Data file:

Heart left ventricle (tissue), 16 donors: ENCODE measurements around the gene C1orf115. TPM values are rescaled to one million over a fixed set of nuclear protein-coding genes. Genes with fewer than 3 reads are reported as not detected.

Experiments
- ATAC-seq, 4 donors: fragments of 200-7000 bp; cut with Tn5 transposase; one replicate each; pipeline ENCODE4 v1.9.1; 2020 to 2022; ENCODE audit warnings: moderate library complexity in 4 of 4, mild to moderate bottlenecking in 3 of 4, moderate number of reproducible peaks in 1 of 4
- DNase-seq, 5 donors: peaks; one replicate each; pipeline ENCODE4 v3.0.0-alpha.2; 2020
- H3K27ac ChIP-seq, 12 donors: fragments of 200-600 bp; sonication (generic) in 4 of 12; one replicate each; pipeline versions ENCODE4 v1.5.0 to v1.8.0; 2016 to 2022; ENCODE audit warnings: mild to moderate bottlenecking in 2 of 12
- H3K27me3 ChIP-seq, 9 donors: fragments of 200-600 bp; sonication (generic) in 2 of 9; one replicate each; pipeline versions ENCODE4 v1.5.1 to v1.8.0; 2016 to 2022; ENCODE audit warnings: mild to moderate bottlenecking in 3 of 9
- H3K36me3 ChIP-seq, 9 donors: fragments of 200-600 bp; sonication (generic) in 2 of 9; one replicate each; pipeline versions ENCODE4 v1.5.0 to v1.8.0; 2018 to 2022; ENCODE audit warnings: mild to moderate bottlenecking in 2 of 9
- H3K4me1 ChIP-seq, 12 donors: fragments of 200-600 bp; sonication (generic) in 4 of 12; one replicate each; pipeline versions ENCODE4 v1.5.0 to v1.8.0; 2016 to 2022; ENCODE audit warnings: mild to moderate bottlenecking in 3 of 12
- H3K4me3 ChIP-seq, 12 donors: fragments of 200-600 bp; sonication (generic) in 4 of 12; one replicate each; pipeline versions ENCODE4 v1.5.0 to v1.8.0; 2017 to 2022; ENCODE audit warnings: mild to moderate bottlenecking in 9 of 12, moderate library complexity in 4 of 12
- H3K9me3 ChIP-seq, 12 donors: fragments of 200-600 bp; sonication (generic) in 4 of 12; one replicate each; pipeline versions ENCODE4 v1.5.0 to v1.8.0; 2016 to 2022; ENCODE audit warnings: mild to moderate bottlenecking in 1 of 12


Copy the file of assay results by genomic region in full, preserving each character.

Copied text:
Heart left ventricle (tissue), 16 donors: ENCODE measurements around the gene C1orf115. TPM values are rescaled to one million over a fixed set of nuclear protein-coding genes. Genes with fewer than 3 reads are reported as not detected.

Experiments
- ATAC-seq, 4 donors: fragments of 200-7000 bp; cut with Tn5 transposase; one replicate each; pipeline ENCODE4 v1.9.1; 2020 to 2022; ENCODE audit warnings: moderate library complexity in 4 of 4, mild to moderate bottlenecking in 3 of 4, moderate number of reproducible peaks in 1 of 4
- DNase-seq, 5 donors: peaks; one replicate each; pipeline ENCODE4 v3.0.0-alpha.2; 2020
- H3K27ac ChIP-seq, 12 donors: fragments of 200-600 bp; sonication (generic) in 4 of 12; one replicate each; pipeline versions ENCODE4 v1.5.0 to v1.8.0; 2016 to 2022; ENCODE audit warnings: mild to moderate bottlenecking in 2 of 12
- H3K27me3 ChIP-seq, 9 donors: fragments of 200-600 bp; sonication (generic) in 2 of 9; one replicate each; pipeline versions ENCODE4 v1.5.1 to v1.8.0; 2016 to 2022; ENCODE audit warnings: mild to moderate bottlenecking in 3 of 9
- H3K36me3 ChIP-seq, 9 donors: fragments of 200-600 bp; sonication (generic) in 2 of 9; one replicate each; pipeline versions ENCODE4 v1.5.0 to v1.8.0; 2018 to 2022; ENCODE audit warnings: mild to moderate bottlenecking in 2 of 9
- H3K4me1 ChIP-seq, 12 donors: fragments of 200-600 bp; sonication (generic) in 4 of 12; one replicate each; pipeline versions ENCODE4 v1.5.0 to v1.8.0; 2016 to 2022; ENCODE audit warnings: mild to moderate bottlenecking in 3 of 12
- H3K4me3 ChIP-seq, 12 donors: fragments of 200-600 bp; sonication (generic) in 4 of 12; one replicate each; pipeline versions ENCODE4 v1.5.0 to v1.8.0; 2017 to 2022; ENCODE audit warnings: mild to moderate bottlenecking in 9 of 12, moderate library complexity in 4 of 12
- H3K9me3 ChIP-seq, 12 donors: fragments of 200-600 bp; sonication (generic) in 4 of 12; one replicate each; pipeline versions ENCODE4 v1.5.0 to v1.8.0; 2016 to 2022; ENCODE audit warnings: mild to moderate bottlenecking in 1 of 12